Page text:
Identifying Financial abuse




Financial abuse or economic abuse is often a type of abuse that is associated with couples, but it can occur within other relationships within the family such as a parent and child or vice versa, within a friendship dynamic; it can also occur outside of the home in secular and religious organisations.


The Care Act 2014 describes ‘financial abuse’ as a type of abuse which includes having money or other property stolen, being defrauded, being put under pressure in relation to money or other property and having money or other property misused.

Financial abuse is often carried out in a very subtle and manipulative way, in many cases victims do not realise that they are being taken advantage of. It can be difficult for victims to identify the signs of abuse when they are in a close relationship with the perpetrator who may be someone that they trust. The perpetrator(s) may be charming, friendly but may have underlying controlling tendencies or narcissistic tendencies.


Types of financial abuse:

  • Controlling someone’s purchases or access to their money

  • Borrowing money and not giving it back

  • Someone taking or misusing someone else’s money or belongings for their own gain

  • Stealing money or belongings

  • Forcing someone to give access to their personal financial information such as passwords or access to accounts

  • Forcing or manipulating someone to sell their home or assets.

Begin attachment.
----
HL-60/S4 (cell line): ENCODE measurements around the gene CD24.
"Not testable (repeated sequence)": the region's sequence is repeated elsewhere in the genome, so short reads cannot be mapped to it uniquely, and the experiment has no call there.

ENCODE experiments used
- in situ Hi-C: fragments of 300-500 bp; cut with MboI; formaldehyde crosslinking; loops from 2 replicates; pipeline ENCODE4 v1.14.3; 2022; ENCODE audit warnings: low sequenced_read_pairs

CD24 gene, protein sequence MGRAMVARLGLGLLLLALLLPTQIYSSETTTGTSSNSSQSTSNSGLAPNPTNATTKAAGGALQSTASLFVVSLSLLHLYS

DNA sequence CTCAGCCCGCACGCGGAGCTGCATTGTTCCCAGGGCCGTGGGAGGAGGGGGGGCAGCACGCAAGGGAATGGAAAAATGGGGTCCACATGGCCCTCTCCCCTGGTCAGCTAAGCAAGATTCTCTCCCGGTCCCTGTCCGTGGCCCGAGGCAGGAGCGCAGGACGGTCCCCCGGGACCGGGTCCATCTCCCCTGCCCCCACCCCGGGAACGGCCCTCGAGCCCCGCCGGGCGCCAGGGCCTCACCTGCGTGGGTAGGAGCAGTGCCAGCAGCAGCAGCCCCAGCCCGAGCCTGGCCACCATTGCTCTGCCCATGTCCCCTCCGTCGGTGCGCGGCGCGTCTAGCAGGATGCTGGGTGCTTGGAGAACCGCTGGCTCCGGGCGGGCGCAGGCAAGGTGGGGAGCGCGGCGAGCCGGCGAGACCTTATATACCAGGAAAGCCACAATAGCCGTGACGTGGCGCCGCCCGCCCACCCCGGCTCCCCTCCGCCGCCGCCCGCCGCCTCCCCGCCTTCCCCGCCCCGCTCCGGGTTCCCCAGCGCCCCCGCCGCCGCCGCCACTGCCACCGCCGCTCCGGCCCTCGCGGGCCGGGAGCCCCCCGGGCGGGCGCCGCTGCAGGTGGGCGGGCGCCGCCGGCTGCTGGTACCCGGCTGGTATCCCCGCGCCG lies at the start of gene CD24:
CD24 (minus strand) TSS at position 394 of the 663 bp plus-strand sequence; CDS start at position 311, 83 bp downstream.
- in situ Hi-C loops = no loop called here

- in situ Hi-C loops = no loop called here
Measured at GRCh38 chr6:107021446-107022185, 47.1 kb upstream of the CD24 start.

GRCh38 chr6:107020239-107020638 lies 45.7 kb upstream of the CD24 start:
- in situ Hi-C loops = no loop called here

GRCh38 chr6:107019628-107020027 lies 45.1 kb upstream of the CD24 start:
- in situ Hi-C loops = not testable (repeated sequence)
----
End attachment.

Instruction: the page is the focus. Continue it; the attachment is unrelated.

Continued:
• Tricking or putting pressure on someone to make bad investments

  • Forcing someone to make changes in wills, property, or inheritance

  • Taking pension payments or other benefits away from someone

  • Religious organisations: manipulating members to give money above their means, promising that God will bless or repay them.


It is important to note that financial abuse can happen to anyone not solely to people that society would consider as vulnerable. People that are vulnerable or may be at a vulnerable stage in their lives due to their mental state, significant life event, age, physical health or learning difficulties may be more prone to becoming a victim of financial abuse.


If you are currently experiencing financial abuse or know someone who is, you do not have to suffer in silence there are resources and organisations who are able to support you. If you have any questions that you'd like to ask me private feel free to email me on info@pearlsandperils.com.



Organisations and helplines:

Surviving economic abuse

National domestic abuse helpline

Victim support

Citizens advice bureau


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